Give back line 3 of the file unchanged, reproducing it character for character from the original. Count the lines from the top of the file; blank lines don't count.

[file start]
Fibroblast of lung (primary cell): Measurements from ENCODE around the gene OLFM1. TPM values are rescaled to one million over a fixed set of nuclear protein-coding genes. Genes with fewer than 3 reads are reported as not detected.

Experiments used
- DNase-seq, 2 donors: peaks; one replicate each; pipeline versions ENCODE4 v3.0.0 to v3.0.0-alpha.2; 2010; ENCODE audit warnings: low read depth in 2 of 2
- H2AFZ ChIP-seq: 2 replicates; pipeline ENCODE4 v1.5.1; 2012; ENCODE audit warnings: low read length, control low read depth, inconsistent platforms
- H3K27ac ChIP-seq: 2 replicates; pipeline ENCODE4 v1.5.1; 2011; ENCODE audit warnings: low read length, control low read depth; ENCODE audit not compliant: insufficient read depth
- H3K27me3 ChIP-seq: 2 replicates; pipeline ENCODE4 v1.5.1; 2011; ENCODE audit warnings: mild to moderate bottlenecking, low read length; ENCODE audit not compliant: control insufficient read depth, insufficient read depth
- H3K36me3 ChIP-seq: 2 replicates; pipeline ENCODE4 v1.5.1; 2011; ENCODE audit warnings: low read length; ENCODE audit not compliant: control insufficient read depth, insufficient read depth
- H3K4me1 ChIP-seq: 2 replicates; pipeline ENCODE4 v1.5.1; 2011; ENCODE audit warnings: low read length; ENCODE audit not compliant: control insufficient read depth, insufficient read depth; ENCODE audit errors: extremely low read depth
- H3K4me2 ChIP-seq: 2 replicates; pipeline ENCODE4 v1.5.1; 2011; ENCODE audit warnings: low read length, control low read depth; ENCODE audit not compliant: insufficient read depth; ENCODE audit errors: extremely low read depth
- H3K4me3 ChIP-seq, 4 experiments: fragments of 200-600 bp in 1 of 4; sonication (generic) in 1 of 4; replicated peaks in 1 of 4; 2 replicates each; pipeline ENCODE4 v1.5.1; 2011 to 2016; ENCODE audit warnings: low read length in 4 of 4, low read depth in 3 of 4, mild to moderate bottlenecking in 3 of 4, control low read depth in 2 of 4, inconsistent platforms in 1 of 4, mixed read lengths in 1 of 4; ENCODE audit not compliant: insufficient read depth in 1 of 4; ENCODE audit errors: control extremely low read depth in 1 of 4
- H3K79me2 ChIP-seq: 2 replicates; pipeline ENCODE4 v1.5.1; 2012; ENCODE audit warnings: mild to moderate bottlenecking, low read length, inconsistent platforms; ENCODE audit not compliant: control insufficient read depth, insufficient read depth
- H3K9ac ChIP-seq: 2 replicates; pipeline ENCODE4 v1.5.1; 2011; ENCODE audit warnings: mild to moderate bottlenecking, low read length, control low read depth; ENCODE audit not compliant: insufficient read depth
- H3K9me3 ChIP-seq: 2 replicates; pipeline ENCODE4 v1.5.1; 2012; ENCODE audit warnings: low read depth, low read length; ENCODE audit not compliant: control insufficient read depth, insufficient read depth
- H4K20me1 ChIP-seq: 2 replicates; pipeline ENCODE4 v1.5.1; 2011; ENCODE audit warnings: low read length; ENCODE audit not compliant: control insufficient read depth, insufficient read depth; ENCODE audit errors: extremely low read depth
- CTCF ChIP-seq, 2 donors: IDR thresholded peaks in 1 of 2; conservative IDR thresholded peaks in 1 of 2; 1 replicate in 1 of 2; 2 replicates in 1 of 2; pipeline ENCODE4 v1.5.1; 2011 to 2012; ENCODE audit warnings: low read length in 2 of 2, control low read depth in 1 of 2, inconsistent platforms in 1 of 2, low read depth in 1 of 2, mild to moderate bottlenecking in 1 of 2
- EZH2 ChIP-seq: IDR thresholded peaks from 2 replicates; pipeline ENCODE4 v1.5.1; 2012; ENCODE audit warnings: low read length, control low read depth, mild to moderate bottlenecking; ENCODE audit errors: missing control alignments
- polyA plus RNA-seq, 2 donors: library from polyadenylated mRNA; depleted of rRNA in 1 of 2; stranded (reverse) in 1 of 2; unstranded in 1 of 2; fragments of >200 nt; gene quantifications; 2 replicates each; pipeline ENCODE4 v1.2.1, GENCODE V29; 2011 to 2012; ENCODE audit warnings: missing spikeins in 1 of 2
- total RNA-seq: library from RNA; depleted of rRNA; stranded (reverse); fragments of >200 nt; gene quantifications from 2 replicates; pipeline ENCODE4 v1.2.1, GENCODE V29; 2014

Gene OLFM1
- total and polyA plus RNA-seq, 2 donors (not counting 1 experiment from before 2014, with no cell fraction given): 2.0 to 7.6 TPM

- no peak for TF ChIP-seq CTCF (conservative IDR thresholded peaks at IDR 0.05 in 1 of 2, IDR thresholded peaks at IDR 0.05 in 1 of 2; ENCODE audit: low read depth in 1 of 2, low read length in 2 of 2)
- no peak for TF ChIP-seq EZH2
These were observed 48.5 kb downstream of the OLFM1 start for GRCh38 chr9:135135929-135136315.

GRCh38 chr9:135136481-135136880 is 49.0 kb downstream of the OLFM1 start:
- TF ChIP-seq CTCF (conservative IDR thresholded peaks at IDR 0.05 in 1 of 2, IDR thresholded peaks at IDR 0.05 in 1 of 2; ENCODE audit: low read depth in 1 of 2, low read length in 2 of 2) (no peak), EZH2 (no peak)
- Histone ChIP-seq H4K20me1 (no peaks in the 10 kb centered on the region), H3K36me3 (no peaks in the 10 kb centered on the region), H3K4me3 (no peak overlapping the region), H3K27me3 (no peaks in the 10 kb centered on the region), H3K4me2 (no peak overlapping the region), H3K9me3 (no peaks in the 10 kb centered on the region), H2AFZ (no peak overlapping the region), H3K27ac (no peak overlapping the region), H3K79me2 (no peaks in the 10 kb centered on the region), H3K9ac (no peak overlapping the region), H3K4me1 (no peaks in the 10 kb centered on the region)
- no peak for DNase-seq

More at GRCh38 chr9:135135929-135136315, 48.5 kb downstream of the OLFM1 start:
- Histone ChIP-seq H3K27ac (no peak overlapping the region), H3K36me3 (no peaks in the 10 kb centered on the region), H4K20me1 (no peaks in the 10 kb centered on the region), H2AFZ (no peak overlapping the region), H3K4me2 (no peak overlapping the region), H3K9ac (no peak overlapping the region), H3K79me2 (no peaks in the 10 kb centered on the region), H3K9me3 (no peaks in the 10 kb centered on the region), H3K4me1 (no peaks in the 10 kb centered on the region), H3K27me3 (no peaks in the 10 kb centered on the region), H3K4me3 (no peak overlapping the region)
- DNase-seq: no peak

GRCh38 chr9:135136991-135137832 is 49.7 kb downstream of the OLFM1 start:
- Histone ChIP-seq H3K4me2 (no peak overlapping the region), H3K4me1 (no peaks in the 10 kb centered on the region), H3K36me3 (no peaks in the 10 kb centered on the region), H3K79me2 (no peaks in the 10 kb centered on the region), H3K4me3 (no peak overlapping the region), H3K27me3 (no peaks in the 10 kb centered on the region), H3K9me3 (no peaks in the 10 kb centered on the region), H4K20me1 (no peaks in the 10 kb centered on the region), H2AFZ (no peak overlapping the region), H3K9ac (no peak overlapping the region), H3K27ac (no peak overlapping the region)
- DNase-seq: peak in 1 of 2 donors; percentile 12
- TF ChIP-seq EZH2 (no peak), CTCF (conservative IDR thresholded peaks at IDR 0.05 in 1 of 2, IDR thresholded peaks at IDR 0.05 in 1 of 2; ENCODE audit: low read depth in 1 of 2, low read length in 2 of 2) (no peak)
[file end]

- DNase-seq, 2 donors: peaks; one replicate each; pipeline versions ENCODE4 v3.0.0 to v3.0.0-alpha.2; 2010; ENCODE audit warnings: low read depth in 2 of 2